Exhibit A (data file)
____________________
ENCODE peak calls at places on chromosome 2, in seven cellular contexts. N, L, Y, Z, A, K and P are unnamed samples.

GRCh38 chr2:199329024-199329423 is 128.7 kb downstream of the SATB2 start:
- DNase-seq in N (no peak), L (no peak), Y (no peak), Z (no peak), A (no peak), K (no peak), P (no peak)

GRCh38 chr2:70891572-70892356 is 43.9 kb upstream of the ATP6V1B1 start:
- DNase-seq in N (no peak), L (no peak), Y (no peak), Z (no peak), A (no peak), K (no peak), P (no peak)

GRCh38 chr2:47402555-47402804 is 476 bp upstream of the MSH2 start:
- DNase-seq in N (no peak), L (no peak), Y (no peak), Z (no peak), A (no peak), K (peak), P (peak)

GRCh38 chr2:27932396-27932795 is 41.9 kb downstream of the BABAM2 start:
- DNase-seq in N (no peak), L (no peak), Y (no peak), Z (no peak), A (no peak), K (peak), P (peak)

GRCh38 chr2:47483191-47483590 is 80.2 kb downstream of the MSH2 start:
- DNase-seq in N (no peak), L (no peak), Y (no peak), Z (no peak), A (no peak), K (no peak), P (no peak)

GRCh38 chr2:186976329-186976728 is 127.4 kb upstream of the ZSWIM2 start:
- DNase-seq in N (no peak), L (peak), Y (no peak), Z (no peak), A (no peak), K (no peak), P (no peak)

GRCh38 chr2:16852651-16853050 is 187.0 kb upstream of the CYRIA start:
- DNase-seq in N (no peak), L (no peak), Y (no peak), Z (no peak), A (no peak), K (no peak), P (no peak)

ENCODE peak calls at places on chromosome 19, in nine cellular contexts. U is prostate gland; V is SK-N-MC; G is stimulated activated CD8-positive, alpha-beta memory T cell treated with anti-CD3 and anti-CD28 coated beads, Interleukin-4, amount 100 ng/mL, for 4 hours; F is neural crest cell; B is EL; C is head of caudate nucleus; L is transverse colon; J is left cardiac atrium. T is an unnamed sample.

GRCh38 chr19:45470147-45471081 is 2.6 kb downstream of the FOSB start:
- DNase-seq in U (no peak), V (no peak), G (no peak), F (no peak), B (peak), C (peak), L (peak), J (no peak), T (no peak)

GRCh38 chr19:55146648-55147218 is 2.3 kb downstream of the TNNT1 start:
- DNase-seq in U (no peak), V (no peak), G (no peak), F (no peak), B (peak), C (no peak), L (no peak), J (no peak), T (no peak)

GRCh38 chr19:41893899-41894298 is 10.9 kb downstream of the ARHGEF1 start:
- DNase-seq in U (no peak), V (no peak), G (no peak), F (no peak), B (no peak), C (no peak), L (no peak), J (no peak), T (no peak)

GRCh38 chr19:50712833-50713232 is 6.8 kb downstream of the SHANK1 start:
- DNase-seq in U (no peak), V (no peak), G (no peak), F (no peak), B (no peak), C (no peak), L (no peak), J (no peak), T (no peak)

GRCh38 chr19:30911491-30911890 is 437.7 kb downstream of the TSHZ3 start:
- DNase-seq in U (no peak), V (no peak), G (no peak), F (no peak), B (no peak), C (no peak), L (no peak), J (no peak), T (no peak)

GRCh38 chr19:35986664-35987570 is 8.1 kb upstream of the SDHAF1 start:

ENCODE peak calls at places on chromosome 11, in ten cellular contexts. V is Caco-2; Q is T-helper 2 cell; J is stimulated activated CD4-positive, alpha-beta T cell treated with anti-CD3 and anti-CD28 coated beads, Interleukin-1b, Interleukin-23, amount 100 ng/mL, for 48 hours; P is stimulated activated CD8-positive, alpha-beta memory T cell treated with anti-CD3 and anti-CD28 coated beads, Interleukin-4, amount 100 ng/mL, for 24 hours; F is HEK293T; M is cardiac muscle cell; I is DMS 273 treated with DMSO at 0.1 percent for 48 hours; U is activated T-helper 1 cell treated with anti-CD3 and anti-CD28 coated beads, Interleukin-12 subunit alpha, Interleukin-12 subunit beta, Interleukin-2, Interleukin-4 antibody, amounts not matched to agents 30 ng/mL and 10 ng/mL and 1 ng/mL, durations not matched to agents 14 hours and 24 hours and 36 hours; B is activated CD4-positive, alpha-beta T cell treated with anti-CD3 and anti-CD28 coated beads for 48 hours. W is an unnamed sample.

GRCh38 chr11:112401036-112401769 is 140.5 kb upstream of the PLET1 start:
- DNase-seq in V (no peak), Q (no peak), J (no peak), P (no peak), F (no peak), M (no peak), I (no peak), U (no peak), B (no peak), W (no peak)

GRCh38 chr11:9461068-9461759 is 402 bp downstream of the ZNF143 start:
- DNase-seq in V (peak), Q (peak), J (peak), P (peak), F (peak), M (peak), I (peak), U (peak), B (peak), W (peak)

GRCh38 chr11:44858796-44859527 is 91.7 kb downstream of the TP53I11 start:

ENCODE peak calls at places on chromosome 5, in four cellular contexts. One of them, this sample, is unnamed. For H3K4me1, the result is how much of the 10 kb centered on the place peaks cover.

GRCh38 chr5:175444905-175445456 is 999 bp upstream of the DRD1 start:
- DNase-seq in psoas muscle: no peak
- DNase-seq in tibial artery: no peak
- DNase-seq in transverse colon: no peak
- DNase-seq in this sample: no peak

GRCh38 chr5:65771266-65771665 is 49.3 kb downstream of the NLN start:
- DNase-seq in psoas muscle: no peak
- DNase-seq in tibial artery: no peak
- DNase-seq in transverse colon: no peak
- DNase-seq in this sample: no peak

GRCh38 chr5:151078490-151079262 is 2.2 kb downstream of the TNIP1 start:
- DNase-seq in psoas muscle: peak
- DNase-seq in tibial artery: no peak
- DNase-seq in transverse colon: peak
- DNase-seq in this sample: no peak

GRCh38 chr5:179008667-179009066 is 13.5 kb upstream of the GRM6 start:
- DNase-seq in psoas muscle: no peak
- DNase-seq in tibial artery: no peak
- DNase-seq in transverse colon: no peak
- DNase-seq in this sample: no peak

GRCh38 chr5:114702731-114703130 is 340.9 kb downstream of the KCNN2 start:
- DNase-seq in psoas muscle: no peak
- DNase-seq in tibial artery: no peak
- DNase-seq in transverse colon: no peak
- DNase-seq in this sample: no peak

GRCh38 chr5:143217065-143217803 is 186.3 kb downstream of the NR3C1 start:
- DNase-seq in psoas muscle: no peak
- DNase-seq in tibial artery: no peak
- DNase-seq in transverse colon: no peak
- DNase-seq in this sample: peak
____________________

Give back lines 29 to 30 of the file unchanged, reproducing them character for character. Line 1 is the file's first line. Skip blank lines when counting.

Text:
GRCh38 chr11:112401036-112401769 is 140.5 kb upstream of the PLET1 start:
- DNase-seq in V (no peak), Q (no peak), J (no peak), P (no peak), F (no peak), M (no peak), I (no peak), U (no peak), B (no peak), W (no peak)